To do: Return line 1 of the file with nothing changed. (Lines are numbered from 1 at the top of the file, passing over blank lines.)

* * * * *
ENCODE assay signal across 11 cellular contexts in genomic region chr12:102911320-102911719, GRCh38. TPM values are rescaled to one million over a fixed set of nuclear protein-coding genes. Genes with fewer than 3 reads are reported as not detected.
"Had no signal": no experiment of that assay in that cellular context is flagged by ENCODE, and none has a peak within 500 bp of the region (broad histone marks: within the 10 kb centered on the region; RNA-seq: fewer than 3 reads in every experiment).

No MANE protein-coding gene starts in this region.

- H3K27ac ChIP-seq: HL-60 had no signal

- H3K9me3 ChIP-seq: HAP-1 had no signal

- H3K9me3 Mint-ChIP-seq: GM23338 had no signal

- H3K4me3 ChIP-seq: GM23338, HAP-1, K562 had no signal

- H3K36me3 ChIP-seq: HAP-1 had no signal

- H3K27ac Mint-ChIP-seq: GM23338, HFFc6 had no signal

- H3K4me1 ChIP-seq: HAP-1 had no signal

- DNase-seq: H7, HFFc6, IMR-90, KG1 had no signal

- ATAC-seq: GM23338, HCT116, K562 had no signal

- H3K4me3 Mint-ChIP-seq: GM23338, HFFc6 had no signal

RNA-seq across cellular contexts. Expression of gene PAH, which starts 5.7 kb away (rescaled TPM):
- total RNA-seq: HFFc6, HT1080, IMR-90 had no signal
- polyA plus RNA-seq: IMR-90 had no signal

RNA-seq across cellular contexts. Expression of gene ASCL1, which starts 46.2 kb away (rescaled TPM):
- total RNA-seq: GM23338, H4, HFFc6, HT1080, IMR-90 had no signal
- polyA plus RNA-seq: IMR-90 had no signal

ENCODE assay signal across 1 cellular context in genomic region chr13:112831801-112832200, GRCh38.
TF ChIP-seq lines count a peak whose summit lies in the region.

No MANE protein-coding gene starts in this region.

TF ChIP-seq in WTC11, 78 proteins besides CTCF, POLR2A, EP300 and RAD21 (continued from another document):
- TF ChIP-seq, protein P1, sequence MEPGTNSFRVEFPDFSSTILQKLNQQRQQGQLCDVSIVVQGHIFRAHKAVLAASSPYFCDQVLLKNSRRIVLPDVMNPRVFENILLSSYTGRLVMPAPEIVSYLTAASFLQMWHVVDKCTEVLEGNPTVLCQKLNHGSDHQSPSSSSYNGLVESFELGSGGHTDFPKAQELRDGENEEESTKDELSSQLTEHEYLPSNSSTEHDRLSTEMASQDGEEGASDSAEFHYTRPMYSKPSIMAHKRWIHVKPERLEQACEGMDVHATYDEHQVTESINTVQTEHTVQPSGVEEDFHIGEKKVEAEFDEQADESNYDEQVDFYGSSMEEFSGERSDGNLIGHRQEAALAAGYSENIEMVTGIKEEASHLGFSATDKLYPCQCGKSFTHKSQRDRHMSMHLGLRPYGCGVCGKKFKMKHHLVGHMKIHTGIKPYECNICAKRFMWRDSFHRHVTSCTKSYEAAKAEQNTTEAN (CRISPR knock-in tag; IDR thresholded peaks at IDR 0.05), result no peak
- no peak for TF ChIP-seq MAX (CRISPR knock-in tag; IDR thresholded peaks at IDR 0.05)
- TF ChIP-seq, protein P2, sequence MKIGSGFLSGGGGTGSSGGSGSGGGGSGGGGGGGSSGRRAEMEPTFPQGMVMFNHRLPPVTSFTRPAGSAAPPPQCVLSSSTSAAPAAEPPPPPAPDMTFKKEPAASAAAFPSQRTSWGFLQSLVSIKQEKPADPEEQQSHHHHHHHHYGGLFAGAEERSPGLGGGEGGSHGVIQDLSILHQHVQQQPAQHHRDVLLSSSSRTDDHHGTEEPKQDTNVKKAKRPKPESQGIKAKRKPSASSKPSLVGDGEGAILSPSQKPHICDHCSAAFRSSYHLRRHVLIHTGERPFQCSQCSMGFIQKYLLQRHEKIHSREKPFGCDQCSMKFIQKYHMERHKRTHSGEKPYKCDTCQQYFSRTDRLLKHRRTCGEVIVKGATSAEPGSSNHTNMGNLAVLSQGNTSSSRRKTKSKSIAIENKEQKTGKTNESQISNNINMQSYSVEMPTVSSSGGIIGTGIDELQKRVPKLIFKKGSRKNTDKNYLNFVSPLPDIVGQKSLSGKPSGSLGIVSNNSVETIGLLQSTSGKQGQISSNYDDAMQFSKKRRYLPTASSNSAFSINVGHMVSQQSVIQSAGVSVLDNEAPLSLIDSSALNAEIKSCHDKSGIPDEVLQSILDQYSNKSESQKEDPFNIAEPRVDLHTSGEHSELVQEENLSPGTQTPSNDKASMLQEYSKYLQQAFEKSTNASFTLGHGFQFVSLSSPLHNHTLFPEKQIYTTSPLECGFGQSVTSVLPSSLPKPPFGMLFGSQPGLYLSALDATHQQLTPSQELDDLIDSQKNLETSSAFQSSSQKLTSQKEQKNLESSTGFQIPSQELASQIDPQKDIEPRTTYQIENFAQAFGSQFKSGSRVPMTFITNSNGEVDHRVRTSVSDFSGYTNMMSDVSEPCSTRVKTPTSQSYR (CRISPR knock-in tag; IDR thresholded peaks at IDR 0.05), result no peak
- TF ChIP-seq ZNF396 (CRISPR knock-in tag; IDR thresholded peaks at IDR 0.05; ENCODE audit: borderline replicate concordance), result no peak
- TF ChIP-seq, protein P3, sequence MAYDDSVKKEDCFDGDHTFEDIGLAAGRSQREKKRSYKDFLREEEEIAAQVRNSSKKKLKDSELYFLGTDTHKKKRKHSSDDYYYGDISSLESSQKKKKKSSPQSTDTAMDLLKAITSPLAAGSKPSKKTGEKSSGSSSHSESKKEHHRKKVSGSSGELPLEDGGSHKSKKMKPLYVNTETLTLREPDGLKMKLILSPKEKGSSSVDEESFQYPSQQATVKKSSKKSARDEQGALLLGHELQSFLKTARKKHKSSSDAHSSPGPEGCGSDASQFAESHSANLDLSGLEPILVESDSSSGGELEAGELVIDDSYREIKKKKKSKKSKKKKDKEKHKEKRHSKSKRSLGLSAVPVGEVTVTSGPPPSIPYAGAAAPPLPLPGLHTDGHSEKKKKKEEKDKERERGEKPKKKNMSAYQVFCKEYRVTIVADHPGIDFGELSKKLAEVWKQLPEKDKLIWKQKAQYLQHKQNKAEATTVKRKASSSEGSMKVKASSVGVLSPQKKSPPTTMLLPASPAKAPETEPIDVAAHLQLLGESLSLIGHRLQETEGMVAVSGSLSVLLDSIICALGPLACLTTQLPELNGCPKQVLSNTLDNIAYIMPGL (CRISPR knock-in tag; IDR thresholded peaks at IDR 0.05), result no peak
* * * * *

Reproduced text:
ENCODE assay signal across 11 cellular contexts in genomic region chr12:102911320-102911719, GRCh38. TPM values are rescaled to one million over a fixed set of nuclear protein-coding genes. Genes with fewer than 3 reads are reported as not detected.